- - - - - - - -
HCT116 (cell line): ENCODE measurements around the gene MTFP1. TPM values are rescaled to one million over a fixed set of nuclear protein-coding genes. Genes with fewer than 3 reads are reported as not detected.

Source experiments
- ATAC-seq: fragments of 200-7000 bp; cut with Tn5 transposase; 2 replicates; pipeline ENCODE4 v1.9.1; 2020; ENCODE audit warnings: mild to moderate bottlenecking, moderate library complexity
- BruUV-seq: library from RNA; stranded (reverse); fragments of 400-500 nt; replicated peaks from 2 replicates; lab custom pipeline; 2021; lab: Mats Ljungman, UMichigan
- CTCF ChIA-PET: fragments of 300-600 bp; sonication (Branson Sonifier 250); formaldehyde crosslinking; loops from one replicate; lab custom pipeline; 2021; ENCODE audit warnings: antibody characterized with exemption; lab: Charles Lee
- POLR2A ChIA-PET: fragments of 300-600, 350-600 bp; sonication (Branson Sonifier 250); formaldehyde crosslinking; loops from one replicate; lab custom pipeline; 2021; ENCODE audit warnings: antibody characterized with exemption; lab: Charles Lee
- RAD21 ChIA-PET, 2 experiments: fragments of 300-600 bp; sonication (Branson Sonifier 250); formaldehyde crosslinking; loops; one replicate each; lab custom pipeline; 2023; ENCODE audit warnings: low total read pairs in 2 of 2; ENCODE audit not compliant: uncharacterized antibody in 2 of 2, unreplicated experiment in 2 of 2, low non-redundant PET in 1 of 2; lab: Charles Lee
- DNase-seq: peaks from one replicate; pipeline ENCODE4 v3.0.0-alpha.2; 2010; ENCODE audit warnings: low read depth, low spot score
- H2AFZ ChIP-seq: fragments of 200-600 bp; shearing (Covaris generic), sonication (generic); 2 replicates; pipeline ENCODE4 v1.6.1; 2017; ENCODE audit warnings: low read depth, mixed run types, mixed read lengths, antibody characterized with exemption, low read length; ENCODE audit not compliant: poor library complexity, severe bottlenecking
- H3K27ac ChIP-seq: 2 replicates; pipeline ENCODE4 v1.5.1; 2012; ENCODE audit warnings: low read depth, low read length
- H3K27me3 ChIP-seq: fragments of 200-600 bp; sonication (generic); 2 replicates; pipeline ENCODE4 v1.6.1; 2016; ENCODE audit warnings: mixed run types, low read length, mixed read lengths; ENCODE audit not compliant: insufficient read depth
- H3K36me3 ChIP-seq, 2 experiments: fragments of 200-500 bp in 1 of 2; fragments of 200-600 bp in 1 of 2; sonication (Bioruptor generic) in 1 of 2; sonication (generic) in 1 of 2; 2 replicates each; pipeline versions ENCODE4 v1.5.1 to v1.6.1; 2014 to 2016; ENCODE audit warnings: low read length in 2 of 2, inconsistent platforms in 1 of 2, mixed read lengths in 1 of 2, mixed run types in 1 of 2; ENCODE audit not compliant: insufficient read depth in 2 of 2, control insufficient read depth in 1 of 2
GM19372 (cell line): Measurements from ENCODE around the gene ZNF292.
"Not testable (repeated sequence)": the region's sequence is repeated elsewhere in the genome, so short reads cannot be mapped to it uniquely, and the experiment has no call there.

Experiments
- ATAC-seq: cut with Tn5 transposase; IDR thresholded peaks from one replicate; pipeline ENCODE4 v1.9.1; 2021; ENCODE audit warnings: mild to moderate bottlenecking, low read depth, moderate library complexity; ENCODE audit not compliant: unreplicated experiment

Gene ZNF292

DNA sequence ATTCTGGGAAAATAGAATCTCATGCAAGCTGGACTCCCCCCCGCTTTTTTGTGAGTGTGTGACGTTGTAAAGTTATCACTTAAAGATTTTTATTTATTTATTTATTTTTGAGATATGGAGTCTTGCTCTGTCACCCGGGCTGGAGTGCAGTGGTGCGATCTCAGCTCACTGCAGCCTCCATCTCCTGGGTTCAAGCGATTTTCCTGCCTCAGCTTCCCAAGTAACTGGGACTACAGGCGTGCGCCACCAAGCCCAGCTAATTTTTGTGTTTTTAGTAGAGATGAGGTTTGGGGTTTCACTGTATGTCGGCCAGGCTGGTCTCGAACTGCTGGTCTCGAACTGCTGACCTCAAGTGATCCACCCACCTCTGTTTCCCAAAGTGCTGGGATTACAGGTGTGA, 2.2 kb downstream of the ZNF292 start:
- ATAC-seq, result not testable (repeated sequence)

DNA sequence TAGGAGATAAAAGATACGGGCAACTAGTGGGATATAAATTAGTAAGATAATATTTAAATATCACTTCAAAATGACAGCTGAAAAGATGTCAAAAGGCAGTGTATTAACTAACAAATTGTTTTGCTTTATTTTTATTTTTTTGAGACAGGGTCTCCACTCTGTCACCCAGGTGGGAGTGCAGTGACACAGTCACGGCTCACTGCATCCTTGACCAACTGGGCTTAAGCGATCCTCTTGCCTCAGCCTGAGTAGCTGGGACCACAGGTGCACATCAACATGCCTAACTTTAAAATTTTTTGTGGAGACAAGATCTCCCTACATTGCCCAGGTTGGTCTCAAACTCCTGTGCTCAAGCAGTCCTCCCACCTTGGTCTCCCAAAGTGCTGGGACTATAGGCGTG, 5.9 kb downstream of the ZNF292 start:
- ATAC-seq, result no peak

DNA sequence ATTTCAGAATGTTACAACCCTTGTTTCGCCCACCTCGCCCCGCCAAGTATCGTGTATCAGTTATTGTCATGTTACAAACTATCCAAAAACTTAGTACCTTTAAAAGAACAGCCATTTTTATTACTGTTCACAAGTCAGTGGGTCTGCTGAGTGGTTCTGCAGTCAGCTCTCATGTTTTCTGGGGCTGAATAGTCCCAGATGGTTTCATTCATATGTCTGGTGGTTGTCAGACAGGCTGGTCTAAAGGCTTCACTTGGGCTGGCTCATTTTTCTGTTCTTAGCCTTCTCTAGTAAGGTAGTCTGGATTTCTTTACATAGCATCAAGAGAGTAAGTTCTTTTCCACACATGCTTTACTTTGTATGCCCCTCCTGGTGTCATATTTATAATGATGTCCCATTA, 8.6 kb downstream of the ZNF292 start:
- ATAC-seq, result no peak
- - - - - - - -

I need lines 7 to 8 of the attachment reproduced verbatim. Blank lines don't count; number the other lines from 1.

- RAD21 ChIA-PET, 2 experiments: fragments of 300-600 bp; sonication (Branson Sonifier 250); formaldehyde crosslinking; loops; one replicate each; lab custom pipeline; 2023; ENCODE audit warnings: low total read pairs in 2 of 2; ENCODE audit not compliant: uncharacterized antibody in 2 of 2, unreplicated experiment in 2 of 2, low non-redundant PET in 1 of 2; lab: Charles Lee
- DNase-seq: peaks from one replicate; pipeline ENCODE4 v3.0.0-alpha.2; 2010; ENCODE audit warnings: low read depth, low spot score